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Home :: Archive :: 1990 :: November ::
Queries: Weeping Deer?
Shakespeare Electronic Conference, Vol. 1, No. 129. Friday, 30 Nov 1990.
 
 
(1)   Date: 30 November 1990, 07:39:21 EST                   (14 lines)
      From: FLANNAGA at OUACCVMB
      Subject: weeping deer
 
(2)   Date:         Fri, 30 Nov 90 18:22:01 EST              (55 lines)
      From:         Ken Steele <
 This e-mail address is being protected from spambots. You need JavaScript enabled to view it
 >
      Subject:      Weeping Deer
 
(1) --------------------------------------------------------------------
Date: 30 November 1990, 07:39:21 EST
From: FLANNAGA at OUACCVMB
Subject: weeping deer
 
In Act II, Scene i of *As You Like It*, an anonymous lord describes
seeing Jaques who himself is observing a deer wounded by hunters, weeping
into a stream.  Jaques moralizes and even politicises the event, saying
to the herd that fled their wounded companion "Sweep on, you fat and
greasy citizens."  But what I and my students worried about was how the
deer could cry.  Shakespeare, though he seems to observe Jaques as a
melancholy moralist skeptically, lets the weeping deer pass as a natural
possibility.  What gave Shakespeare the idea that a wounded deer could
cry enough tears to "augment" a stream?  Roy Flannagan
 
(2) --------------------------------------------------------------60----
Date:         Fri, 30 Nov 90 18:22:01 EST
From:         Ken Steele <
 This e-mail address is being protected from spambots. You need JavaScript enabled to view it
 >
Subject:      Weeping Deer
 
Several years ago I noticed that Shakespeare mentions weeping deer
only twice (to my knowledge), in *As You Like It* and in *Hamlet*.
A survey of occurrences of the words deer, hart, hind, doe, etc. in
proximity to tear, cry, weep, etc. produces only these three examples
in the Riverside Shakespeare (WordCruncher version):
 
                       As You Like It 2.1:47
    <1. Lord.>   O yes, into a thousand similes.
  First, for his weeping into the needless stream:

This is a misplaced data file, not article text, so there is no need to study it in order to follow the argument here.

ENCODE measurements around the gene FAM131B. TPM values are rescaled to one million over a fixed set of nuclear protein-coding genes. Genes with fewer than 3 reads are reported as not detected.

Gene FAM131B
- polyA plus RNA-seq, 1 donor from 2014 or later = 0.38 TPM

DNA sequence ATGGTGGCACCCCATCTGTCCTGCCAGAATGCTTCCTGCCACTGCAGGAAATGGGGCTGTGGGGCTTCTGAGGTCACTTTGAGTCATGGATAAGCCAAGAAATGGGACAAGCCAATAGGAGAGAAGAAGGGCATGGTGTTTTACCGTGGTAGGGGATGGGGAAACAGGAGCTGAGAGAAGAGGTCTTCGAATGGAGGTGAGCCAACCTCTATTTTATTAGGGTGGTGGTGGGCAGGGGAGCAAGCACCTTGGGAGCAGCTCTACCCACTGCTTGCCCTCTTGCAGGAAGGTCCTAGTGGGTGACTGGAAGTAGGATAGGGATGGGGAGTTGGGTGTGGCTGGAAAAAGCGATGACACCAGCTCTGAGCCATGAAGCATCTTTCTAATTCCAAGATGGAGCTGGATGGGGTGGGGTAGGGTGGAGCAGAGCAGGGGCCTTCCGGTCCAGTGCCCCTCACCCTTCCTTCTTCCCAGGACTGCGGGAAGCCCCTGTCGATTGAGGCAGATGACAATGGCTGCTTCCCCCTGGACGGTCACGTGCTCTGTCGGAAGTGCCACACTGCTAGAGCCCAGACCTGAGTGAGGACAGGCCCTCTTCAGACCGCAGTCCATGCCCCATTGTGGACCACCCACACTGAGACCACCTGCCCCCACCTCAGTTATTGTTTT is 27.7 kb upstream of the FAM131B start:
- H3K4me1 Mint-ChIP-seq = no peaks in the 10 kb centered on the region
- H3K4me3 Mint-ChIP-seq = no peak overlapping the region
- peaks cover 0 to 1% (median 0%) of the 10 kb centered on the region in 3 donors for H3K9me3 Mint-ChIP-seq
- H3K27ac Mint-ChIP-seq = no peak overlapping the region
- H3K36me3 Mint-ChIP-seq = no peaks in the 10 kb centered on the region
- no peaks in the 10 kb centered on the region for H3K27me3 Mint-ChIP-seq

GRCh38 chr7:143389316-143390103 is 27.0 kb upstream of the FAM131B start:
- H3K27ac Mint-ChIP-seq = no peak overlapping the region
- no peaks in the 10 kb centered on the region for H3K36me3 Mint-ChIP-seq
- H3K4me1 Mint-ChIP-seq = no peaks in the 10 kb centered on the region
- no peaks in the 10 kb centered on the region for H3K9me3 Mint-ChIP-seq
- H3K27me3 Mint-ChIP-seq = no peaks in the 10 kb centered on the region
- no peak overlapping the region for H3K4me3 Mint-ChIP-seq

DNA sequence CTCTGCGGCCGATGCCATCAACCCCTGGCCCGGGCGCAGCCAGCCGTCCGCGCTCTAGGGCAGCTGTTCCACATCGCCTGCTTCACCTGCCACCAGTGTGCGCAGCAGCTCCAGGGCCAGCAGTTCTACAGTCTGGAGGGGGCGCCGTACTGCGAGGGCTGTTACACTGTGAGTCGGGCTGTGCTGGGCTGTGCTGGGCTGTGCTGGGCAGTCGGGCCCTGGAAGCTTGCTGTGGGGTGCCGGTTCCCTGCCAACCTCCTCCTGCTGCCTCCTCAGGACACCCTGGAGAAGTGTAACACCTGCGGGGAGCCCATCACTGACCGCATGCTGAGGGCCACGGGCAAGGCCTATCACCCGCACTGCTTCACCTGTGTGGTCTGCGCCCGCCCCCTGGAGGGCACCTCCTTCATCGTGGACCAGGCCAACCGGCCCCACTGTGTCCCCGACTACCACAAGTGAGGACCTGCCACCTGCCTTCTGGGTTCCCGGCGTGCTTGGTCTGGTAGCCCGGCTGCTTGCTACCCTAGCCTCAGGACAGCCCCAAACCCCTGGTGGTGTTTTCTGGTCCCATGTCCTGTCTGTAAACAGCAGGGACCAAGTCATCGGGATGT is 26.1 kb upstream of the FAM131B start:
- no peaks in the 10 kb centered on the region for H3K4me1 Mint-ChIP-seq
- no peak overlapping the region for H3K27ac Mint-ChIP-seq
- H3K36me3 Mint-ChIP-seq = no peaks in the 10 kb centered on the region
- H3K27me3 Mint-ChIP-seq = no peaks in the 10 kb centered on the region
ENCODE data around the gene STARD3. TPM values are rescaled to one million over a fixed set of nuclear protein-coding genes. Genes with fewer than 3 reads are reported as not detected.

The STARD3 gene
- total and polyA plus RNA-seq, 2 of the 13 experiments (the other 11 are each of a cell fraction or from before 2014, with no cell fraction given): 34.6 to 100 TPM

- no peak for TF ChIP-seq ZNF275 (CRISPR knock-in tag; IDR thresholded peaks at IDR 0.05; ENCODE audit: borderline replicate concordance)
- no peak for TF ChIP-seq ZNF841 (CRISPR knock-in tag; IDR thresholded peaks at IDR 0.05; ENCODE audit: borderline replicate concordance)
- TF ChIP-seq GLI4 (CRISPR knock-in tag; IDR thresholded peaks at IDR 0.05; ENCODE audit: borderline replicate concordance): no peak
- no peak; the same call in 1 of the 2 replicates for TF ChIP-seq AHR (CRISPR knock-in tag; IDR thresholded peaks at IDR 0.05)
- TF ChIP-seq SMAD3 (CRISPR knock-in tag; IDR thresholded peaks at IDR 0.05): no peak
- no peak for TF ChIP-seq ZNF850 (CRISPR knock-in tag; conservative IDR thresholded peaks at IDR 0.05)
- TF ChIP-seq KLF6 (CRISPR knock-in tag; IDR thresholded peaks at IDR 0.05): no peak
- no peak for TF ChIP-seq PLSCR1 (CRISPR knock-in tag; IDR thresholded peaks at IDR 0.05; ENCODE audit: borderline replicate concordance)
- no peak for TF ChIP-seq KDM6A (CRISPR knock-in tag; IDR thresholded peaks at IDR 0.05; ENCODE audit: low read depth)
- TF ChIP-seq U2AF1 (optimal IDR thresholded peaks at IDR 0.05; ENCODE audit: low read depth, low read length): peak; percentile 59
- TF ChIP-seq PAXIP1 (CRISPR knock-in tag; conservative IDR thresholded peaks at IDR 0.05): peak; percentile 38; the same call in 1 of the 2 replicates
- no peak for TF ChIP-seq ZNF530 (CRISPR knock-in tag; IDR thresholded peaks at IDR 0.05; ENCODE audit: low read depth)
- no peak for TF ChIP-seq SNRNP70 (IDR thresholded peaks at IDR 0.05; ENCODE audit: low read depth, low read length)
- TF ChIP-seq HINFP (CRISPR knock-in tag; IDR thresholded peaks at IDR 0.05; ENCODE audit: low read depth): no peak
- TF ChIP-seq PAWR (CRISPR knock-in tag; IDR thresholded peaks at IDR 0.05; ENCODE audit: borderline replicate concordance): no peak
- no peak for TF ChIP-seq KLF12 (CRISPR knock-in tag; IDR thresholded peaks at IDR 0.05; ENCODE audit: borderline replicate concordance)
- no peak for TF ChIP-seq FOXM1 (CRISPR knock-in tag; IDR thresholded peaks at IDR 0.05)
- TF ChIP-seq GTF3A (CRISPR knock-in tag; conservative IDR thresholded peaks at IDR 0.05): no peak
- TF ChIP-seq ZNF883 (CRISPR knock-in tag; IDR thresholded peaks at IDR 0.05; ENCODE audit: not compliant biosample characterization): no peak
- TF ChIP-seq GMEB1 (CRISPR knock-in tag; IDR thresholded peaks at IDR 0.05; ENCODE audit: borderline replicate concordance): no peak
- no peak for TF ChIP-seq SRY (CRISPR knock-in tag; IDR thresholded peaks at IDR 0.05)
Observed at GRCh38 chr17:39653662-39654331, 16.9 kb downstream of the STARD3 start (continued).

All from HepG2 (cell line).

"Poor deer," quoth he, "thou mak'st a testament
  As worldlings do, giving thy sum of more
  To that which had too [much]."  Then being there
 
                       As You Like It 2.1:66
   <Duke S.> And did you leave him in this contemplation?
   <2. Lord.> We did, my lord, weeping and commenting
 Upon the sobbing deer.
    <Duke S>                  Show me the place.
 I love to cope him in these sullen fits,
 
                       Hamlet 3.2:271
   <Pol.>  Lights, lights, lights!
                   <Exeunt all but Hamlet and Horatio.>
  <Ham.> "Why, let the strooken deer go weep,
                The hart ungalled play,
            For some must watch while some
 
 
Not only are these plays chronological neighbours, but I would argue
that they have many other similarities as well: usurping brothers,
an on-stage duel or physical contest, Hamlet's and Jaques' melancholies,
the descriptions of the conventional stricken lover (by Ophelia and by
Rosalind), the metatheatrical focus (the players at Elsinore and Jaques'
"All the world's a stage" speech, for example), and even the similarity
between "play false strains upon thee" (AYLI 4.3.68) and "play upon me"
(Hamlet 3.2.364).  Like RJ and MSND, these are two plays which work out
very similar materials in different genres, I think, and enlighten each
other greatly.  Has anyone noticed other paired plays like this in
Shakespeare?
 
I thought I had encountered an article or book on weeping deer, in fact,
but can't find the reference right now.  Does anyone have any recollection
of it?  Perhaps the scope was wider than just Shakespeare....
 
One explanation, at least, for the proverbial association of deer and
tears is that the shape of a deer's eye, with a tear duct (or something)
almost swollen at the front edge, does indeed look like a tear swelling
in its eye.  Any more reasoned explanations?
 
                                             Ken Steele
                                             University of Toronto
 

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